We know Vincent Mason as DJ Maseo, the beat-making backbone to the pioneering hip-hop trio De La Soul, which formed in Long Island in 1987. (“Me Myself and I,” a single from their 1989 debut 3 Feet & Rising is considered one of the 500 songs that shaped rock and roll.) We also know him as the man behind the maniacal laugh sample found at the beginning and throughout Gorillaz’ 2006 hit “Feel Good Inc.“
Auburn running back signee Tre Mason knows him as dad.
The South Florida speedster graduates from Park Vista High School in Palm Springs on May 27 and plans to start class at Auburn a few weeks later. The week after DJ Maseo graduated from high school, he went on tour with LL Cool J, Slick Rick, and Big Daddy Kane.
To each his own.
We talked with DJ Maseo on the morning of National Signing Day, a few hours after Tre, the second player from the 2011 recruiting class to fax Auburn his letter of intent, all but officially became an Auburn Tiger. The first thing we asked him was whether Tre listened to De La Soul in the locker room.
“I don’t think so,” Maseo said. “I know he listens to Little Wayne and Wacka Flocka. He definitely likes the current day rappers, but every now and then I’ll walk in on him and he’ll be listening to Big Daddy Kane or Slick Rick and I’m shocked, completely shocked. He’s like ‘Daddy, I like Big Daddy Kane, honestly!’ One time I played him a record that Big Daddy Kane came out with before I even came out with a record and he actually thought it was a new record. I was like, ‘Tre, this came out in ’87, ’86.”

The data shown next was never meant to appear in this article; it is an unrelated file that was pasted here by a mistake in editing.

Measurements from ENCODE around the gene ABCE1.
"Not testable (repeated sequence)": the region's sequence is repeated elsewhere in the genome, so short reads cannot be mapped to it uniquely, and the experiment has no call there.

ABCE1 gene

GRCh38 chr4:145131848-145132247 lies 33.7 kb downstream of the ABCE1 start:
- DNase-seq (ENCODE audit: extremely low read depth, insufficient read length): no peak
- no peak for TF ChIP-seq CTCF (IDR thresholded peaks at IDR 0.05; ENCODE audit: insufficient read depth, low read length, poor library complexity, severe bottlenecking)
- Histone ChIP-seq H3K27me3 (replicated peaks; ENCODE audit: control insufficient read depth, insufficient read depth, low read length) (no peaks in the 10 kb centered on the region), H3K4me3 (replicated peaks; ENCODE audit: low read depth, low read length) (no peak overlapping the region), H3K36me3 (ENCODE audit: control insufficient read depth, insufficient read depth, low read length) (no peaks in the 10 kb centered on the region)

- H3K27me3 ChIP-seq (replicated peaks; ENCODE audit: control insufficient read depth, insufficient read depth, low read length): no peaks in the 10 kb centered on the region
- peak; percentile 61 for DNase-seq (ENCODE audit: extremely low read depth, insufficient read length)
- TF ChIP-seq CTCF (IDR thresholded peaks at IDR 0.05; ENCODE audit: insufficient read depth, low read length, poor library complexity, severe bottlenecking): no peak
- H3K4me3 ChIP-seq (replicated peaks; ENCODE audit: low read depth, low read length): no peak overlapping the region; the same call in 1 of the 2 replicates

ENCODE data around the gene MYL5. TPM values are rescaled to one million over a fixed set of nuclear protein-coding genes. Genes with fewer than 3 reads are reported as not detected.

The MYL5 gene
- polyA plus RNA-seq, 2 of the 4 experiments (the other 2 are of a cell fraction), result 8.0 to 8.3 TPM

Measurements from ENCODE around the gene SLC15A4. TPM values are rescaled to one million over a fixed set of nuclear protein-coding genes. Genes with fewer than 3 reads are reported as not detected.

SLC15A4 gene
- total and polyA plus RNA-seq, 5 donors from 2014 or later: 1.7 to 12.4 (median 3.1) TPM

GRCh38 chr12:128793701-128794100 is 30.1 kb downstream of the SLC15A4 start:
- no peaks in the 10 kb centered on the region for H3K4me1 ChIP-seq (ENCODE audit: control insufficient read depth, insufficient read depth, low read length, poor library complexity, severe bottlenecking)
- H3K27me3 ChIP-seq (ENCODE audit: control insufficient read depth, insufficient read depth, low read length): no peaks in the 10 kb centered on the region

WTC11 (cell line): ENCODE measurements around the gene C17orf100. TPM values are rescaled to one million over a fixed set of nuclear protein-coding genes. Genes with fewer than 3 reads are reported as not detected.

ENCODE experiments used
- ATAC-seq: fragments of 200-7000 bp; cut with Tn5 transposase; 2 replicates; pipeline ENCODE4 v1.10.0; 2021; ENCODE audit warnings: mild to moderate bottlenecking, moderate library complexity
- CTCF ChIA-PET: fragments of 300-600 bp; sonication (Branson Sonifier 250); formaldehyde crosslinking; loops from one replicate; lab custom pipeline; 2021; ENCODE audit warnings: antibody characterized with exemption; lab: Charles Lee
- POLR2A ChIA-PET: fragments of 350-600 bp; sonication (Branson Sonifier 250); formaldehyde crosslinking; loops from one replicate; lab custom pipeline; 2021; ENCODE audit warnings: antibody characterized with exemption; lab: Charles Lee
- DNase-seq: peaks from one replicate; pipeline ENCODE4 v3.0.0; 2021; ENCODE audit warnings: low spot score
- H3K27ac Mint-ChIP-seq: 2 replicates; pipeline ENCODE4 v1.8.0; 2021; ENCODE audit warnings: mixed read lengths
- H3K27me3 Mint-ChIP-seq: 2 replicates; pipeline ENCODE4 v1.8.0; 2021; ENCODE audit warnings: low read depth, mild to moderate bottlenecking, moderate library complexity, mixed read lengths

Does Tre’s running match the style of Brent Fullwood or James Joseph as well as his taste in music? Daddy Maseo had no idea. So that was our next question: How much did he know about Auburn before the coaches came knocking and what did he think about Auburn once they started.
“You could have said Apple University [before Tre was recruited] and it wouldn’t have mattered to me. I don’t even follow football like that. My brother is the football specialist, I’m music,” Maseo said. “I’m being perfectly honest with you, all I care about is the scholarship opportunity being presented for [Tre] to play ball at whatever school he chooses. What mattered to me as a parent was, if he happens to get hurt, will be he able to fulfill his education. Will the scholarship go away if his career playing football goes away? I think about life after football.”
Maseo said Auburn, more than any other school, gave him the guarantee he was looking for.
“As a parent I’m content with that.”
He’s also apparently content with leaving his turntables at home on Saturdays; the last thing we asked him was if he’d lend his skills to Auburn’s pregame production — at least that laugh.
“Maybe, if it’s conducive to what I do and not, you know… not cheesy,” Maseo said. “I can’t sacrifice artistic value, you know, but maybe, if it’s conducive.”
It was nice of him to say, but we sensed his reluctance (breathe easy, T-Will).
“I don’t want to be in the spotlight,” Maseo said. “I’ve got mine. [Tre’s] got his.”
“Well, War Eagle anyway.”
“Oh, yeah,” he laughed. “HA HAA HAAAA HHHAAAA… War Eagle!”
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